So long and equably what since is found
Only in separation – marriage, and birth,
And death, and thoughts of these – for whom was built
This special shell? For, though I’ve no idea
What this accoutred frowsty barn is worth,
It pleases me to stand in silence here;

A serious house on serious earth it is,
In whose blent air all our compulsions meet,
Are recognised, and robed as destinies.
And that much never can be obsolete,
Since someone will forever be surprising
A hunger in himself to be more serious,
And gravitating with it to this ground,
Which, he once heard, was proper to grow wise in,
If only that so many dead lie round.

Philip Larkin

December 20th, 2008

the joy of soup

This blog by the self-titled Soup Lady looks to be a treasure trove of interesting recipes for soup fans.

I found it when googling for a recipe for radish soup. I’m at my parents house in Mallorca — we bought vegetables from the local market, and spotted some gigantic radishes that looked like enormous pink carrots.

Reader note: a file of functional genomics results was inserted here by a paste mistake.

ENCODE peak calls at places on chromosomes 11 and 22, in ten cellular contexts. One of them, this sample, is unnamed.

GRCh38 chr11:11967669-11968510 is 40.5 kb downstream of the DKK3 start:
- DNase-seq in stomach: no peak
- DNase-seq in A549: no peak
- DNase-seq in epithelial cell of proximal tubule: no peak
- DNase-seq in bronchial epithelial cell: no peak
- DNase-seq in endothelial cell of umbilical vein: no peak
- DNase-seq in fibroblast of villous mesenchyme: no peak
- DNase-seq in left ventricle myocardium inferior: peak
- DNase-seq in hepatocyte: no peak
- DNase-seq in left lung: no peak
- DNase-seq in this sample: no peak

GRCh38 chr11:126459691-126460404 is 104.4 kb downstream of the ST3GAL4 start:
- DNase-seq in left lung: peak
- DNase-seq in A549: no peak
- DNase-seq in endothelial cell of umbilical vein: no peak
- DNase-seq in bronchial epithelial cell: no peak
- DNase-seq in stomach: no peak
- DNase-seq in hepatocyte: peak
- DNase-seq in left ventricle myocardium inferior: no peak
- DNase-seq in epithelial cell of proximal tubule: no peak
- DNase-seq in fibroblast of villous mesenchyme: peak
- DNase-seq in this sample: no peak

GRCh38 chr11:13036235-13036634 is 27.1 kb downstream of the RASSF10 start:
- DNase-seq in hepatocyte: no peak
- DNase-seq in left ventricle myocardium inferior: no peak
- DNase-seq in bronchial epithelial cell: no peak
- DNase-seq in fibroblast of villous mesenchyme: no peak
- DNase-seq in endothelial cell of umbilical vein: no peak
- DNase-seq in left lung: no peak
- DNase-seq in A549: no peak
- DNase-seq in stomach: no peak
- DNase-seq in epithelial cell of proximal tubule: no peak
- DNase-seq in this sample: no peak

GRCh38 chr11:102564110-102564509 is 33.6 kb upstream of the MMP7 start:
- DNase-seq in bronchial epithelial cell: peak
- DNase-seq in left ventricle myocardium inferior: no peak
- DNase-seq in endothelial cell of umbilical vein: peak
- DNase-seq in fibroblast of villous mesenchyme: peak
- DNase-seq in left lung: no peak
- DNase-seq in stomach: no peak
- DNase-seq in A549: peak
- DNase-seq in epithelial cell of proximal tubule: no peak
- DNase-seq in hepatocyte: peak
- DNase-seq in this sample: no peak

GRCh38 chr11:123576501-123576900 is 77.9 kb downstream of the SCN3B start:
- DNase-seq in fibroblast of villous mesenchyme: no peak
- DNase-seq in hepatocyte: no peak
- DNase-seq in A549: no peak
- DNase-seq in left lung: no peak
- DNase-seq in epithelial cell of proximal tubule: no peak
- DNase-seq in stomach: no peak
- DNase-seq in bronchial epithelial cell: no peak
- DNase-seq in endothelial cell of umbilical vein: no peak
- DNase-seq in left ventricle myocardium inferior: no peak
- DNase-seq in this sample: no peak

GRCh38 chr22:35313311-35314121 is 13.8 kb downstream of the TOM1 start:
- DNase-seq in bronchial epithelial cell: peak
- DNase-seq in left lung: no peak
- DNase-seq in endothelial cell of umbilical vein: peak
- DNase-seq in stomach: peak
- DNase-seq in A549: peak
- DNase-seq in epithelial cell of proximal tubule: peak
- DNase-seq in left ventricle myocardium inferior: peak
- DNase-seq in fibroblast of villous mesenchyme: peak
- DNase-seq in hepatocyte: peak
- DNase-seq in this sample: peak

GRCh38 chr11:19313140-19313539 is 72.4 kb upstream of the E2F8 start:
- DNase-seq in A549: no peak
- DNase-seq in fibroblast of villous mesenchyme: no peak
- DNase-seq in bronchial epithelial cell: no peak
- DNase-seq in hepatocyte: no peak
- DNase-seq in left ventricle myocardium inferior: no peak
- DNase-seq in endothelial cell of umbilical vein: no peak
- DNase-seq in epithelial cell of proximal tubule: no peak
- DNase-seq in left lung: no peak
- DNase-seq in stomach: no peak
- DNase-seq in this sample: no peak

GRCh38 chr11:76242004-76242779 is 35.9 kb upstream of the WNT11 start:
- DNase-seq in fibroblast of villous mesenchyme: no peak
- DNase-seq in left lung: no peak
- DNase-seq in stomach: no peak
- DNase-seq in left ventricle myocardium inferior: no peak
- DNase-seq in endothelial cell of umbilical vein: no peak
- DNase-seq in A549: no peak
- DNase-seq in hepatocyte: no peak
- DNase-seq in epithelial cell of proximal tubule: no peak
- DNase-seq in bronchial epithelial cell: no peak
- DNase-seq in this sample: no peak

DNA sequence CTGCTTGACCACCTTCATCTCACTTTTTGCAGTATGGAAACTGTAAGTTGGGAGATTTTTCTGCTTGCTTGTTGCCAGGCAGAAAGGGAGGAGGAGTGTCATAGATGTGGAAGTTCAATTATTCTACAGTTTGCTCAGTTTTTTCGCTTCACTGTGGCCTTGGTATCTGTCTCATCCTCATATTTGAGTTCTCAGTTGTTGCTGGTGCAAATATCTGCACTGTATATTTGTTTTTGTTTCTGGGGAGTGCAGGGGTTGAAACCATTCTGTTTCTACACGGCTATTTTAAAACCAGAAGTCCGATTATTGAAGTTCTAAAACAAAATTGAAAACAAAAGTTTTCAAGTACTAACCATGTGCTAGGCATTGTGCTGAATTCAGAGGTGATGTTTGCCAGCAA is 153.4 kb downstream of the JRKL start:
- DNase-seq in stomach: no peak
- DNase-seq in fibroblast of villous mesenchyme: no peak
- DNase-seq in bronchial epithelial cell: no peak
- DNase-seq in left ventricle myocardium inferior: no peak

I also bought a load of tea — they have varieties here I could never expect to find in Ireland, and for like 50c a box… Teatopia.

December 19th, 2008

The President’s Guide To Science

Aired: September 16, 2008 on BBC 2 ……. Horizon asks some of the biggest names in science to have a quiet word with the new president, be it Obama or McCain, in the Presidents Guide to Science. The United States president is quite simply the most powerful man on earth, but they often know little about science. That’s a problem when the decisions they make will affect every one of us, from nuclear proliferation to climate change. To help the new president get to grips with this intimidating responsibility some of the world’s leading scientists, from Dawkins to Watson, share some crucial words of advice.

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December 17th, 2008

The Pleasure of Finding Things Out

via milkandcookies

December 16th, 2008

Protected: Life’s Liquorice

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December 15th, 2008